IXD302 Week 11 Intellectual Property

What is intellectual property?

Intellectual property refers to creations of the mind, such as inventions; literary and artistic works; designs; and symbols, names and images used in commerce.

It can therefore be very important to protect your intellectual property as having the right type of protection helps to prevent people from stealing or copying this form of property.

Intellectual property can be anything from a story to an invention to pieces of artwork. This means that when you are completing work for a client that work is your intellectual property until you sell its ownership and rights. It is important to note that when you are working for a company the work you are completing fall into the category of work for hire. This means anything you create is the property of your employer.

Copyright icons on square sheets of paper


If something is your intellectual property in the UK this automatically falls under copyright. Copyright is a form of protection that prevents others from using your work without your permission. You do not need to apply or pay for copyright in the UK.

It is worthy of note that you can mark your work with a copyright symbol, this is generally included with your name and year however this does not impact the level of protection the work has.

As stated on the GOV UK website copyright covers:

  • Original literary, dramatic, musical and artistic work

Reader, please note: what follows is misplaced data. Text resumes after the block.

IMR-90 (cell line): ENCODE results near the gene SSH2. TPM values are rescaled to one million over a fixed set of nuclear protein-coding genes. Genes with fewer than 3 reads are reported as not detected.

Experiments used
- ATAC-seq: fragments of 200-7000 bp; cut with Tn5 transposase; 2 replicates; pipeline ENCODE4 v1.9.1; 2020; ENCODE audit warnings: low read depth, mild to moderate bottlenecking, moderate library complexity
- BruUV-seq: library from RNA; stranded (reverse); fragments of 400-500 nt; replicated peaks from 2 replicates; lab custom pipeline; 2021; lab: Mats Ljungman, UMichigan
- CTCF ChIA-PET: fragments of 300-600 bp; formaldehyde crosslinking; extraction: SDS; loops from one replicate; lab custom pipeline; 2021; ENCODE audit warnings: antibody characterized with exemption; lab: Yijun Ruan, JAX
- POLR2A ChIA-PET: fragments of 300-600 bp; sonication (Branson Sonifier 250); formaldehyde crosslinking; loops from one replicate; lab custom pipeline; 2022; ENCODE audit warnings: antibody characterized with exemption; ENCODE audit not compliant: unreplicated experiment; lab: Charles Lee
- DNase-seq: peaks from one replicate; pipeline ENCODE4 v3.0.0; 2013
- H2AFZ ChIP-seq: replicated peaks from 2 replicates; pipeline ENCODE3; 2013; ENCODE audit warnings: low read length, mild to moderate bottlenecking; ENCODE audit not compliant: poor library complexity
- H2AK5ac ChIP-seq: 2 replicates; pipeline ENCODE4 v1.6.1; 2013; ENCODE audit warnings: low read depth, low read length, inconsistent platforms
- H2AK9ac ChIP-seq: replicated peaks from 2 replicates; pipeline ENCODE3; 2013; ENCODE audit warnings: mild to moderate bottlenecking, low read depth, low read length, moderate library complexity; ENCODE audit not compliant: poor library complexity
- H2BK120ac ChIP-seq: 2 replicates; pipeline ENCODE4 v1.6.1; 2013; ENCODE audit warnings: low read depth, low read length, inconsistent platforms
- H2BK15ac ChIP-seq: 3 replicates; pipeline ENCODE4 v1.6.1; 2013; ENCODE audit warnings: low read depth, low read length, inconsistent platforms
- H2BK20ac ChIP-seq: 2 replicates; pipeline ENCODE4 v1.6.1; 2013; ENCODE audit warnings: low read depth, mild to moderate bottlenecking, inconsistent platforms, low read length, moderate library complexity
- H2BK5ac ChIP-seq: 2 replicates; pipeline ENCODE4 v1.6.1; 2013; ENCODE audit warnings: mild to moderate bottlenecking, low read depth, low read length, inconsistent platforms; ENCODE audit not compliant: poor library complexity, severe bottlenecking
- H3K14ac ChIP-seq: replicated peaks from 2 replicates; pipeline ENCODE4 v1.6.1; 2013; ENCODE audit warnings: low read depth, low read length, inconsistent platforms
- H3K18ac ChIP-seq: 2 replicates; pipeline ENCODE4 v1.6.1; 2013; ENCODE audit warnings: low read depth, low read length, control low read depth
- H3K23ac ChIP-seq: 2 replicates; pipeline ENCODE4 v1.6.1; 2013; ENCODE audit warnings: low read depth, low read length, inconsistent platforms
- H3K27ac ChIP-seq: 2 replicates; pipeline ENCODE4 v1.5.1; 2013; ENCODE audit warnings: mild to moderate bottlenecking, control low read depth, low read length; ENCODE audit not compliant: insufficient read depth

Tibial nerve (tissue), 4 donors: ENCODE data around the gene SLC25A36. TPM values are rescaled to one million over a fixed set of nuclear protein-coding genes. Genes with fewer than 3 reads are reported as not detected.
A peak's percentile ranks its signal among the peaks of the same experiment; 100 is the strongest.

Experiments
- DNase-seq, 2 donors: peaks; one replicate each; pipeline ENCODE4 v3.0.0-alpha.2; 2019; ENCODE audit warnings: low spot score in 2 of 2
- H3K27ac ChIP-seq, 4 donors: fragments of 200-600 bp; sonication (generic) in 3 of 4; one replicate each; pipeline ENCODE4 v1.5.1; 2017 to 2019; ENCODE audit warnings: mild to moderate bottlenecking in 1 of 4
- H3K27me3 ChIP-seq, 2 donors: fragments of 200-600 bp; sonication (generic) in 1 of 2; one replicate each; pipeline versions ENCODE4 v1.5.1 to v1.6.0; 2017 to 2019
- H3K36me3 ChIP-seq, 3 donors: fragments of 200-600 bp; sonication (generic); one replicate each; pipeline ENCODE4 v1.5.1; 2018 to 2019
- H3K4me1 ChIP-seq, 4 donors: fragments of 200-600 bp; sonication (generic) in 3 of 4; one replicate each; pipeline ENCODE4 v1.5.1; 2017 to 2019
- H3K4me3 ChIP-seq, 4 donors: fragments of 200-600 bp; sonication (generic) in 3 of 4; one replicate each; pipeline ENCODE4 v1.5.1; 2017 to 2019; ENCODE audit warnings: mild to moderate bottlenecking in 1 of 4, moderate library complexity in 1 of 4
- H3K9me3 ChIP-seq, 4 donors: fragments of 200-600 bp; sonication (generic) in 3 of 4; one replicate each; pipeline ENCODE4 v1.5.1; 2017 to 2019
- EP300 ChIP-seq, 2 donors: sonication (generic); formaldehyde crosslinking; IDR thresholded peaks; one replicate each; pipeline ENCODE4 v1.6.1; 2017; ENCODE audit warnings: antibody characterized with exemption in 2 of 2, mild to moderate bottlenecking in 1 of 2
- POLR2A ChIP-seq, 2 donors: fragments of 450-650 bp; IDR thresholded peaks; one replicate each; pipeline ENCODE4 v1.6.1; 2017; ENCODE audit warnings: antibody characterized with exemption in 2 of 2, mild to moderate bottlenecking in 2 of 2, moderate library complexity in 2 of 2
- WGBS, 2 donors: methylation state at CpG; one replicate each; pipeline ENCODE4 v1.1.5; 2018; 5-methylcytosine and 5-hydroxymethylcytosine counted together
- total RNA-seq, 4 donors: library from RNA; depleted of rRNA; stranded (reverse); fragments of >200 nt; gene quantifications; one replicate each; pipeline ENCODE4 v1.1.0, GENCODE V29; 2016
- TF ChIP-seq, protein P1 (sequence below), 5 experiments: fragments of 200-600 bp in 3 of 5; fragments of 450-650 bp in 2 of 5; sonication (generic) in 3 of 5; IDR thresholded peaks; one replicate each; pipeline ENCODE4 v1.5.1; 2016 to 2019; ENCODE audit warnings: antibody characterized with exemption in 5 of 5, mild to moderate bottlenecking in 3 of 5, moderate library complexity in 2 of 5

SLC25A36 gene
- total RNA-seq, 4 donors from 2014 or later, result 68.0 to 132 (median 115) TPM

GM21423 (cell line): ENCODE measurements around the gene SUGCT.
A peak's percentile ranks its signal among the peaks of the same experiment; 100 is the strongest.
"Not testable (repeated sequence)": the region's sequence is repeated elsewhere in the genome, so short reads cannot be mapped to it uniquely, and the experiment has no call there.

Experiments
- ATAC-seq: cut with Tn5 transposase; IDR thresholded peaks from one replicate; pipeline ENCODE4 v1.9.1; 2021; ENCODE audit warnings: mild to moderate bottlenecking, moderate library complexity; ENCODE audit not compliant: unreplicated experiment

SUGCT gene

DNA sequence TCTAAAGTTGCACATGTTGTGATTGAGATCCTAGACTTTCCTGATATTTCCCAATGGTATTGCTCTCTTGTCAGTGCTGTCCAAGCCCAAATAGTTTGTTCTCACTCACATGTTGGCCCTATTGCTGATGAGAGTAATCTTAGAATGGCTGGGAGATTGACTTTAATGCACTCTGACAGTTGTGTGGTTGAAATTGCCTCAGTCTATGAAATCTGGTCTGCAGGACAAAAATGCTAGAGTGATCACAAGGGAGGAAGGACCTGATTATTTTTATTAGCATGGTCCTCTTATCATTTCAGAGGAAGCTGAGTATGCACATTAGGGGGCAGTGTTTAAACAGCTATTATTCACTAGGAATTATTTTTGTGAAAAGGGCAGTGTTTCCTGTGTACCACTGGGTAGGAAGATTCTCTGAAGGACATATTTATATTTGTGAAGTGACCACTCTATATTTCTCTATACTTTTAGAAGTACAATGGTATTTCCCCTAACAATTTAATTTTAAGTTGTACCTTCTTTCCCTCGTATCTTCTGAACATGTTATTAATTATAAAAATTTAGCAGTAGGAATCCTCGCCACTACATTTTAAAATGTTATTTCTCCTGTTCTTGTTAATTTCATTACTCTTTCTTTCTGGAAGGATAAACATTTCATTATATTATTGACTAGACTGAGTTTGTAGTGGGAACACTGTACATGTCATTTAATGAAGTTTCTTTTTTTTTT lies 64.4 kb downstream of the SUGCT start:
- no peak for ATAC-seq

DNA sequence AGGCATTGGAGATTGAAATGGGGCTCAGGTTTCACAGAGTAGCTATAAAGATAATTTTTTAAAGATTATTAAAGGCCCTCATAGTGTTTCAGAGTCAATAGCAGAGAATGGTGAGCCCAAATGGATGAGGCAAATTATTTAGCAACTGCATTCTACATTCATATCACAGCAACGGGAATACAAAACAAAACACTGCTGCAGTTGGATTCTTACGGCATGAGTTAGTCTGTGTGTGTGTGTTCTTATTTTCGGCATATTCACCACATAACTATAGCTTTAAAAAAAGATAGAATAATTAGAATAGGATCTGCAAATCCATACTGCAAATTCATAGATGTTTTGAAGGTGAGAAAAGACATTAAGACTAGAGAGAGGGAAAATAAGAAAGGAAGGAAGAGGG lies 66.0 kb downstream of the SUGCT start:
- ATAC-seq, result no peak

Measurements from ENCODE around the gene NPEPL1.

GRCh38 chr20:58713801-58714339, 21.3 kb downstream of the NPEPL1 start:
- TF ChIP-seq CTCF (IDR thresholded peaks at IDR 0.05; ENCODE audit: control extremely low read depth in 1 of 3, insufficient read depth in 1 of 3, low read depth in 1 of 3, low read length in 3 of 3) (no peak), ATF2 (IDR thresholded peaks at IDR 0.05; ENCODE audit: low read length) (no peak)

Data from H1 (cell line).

• Original software, web content and databases
  • Sound and music recordings
  • Film and television recordings
  • Broadcasts
  • The layout of published editions of written, dramatic and musical works.

It is interesting to note that Copyright protections on software only apply from 1992 on.

Copyright prevents your work from being copied, distributed, rented or lent. It also prevents people from performing showing or playing your work publically as well as making an adaptation of your work or putting it on the internet.

There are limitations on how long copyright protections last which typically apply to the years from the author’s death or years from the date of publication. These range from 25 -70 years. It is generally 70 years for most pieces of work however in relation to sound recording copyright restrictions only last 50 years while for typographical it is only 25 years.

You may choose to forgo copyright restrictions and share your work on sites such as Unsplash or Pixels (these relate to photographs). Sharing your work on creative commons gives you a little more control over the permissions you want to give when sharing your work. Here you can create and use a free copyright licence and specify whether on not you want adaptations of your work to be shared, your work to be used for commercial use and if you want others to attribute your work. The advantage of sharing your work in this capacity particularly, if others must attribute your work, is that it gets your name out there which may help to build awareness of your brand.

Copyright is forgone when used under fair use or as inspiration. Scholarly works, news reporting, criticism, teaching and transformative parody all fall under fair use. Inspirational use also must be transformative to the point where the original is not easily recognisable.

Proof of copyright is something important to consider. The only real way to prove copyright is to provide evidence that you have completed substantial work on the project and preferably be able to demonstrate that you have the earlier claim. This will only be possible by keeping iterations of your work. The best way to do this is to save multiple files of work as you progress. These files are automatically date stamped.